Failure to properly record firearms information on ATF F 4473

Failure to complete a NICS/POC background check

Failure to maintain an accurate/complete/timely manufacture or acquisition record

Notice a pattern here?  Your bound book and ATF F 4473s are keys to you having a successful ATF inspection.  Your FFL’s compliance program or SOP would be well served to be focused on these key recordkeeping requirements of the GCA.

Peace of Mind Moving Forward

There’s nothing more rewarding than the peace of mind that comes when you’ve crossed every “t” and dotted every “i” prior to an ATF inspection. Moving forward, it’s important to implement best practices to ensure that peace of mind is here to stay. We’ve laid out a few tips and tricks to get you going in the right direction:

Rules can change, especially at the state level, so it’s important to stay in the know about what is expected of you while you conduct your business. If you need assistance, there are resources out there to help you, like FastBound, a software and compliance solutions company that assists in educating and maintaining top-tier ATF compliance.

  • Conduct monthly self audits

Practice evaluations before the “big day” can really help show you where the processes you might need to button up or smooth out. When the ATF does come to make a visit, you’ll have confidence in your processes.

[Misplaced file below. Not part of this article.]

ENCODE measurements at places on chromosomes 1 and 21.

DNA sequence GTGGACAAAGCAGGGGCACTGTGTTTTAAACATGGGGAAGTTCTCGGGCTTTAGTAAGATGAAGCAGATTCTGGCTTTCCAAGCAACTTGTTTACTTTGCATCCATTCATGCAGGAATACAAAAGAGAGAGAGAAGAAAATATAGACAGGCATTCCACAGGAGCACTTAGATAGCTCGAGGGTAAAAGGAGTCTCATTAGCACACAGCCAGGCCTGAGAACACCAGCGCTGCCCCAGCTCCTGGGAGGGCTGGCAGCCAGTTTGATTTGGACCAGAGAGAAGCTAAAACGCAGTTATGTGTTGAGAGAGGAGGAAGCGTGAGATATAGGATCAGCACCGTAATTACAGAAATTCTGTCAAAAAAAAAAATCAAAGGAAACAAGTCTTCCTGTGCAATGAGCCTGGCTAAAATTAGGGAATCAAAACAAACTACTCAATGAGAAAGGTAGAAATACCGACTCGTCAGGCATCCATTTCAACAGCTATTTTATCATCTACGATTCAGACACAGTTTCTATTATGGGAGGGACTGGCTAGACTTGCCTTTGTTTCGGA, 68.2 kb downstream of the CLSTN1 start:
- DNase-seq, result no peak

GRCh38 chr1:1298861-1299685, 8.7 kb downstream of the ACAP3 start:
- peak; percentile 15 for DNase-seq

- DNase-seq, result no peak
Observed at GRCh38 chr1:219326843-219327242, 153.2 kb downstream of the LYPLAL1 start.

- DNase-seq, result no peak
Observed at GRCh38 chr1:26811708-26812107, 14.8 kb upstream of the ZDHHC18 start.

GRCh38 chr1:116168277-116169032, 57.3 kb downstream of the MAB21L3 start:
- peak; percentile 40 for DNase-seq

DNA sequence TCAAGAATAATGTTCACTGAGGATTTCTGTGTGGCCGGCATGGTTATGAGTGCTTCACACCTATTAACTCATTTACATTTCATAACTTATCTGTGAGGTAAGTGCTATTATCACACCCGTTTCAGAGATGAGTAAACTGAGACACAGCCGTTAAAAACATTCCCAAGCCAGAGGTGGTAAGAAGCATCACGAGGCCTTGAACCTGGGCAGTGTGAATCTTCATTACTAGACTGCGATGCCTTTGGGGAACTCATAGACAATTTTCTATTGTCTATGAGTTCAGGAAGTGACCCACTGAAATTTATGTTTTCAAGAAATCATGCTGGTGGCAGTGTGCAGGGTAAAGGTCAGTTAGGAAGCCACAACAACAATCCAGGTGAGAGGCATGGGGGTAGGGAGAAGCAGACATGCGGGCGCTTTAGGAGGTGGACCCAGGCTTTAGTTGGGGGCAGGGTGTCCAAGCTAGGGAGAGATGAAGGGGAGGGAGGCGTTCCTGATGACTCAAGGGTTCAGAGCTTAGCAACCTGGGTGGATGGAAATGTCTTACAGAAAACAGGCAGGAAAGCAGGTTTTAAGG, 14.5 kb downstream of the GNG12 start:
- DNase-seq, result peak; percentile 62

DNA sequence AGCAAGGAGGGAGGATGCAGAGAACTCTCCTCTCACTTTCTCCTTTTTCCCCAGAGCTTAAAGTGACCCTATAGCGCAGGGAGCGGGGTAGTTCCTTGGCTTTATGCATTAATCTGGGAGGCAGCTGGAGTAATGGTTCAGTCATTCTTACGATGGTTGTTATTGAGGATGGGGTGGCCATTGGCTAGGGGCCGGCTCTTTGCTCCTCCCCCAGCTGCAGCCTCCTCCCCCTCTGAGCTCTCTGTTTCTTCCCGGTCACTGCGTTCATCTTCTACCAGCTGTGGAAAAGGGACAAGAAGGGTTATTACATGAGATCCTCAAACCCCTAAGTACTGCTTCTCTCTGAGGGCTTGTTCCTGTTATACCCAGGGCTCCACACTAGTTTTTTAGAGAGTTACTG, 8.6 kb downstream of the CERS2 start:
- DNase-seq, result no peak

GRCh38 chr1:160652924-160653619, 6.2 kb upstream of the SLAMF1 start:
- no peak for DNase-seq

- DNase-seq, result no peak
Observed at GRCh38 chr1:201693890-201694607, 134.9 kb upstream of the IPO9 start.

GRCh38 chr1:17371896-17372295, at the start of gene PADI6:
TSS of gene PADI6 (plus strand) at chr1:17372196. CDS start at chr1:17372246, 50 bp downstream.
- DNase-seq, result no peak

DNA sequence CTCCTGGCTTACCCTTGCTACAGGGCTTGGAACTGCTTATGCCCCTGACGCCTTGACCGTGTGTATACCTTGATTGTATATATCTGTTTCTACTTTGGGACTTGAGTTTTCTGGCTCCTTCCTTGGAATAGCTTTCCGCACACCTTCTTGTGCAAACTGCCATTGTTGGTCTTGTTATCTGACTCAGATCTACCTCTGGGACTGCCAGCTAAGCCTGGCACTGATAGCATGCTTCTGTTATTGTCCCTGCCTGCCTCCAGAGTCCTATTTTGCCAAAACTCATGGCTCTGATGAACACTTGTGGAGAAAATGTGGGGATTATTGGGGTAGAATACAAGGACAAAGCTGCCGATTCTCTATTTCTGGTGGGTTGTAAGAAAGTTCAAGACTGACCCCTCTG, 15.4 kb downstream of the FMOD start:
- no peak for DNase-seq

• Simplify your daily procedures

The more organized you are, the less time it usually takes to complete self-audits or an ATF audit. Software like FastBound and the new 4473 Cloud digital 4473 storage solution can help you stay organized by using technology to minimize your compliance risk so that inspections take a fraction of the time they do with paper.

As you can see, ATF audits are extremely important in maintaining ATF compliance. While it may seem daunting at first, there are now modern ways to help fully prepare for an inspection and leave you with the peace of mind to have a smooth-running business, in the books and in the shop. Knowing what the ATF is looking for during their inspections will help you in implementing the right procedures moving forward so that you can be citation-free.

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Travis Glover Oct. 5th, 2021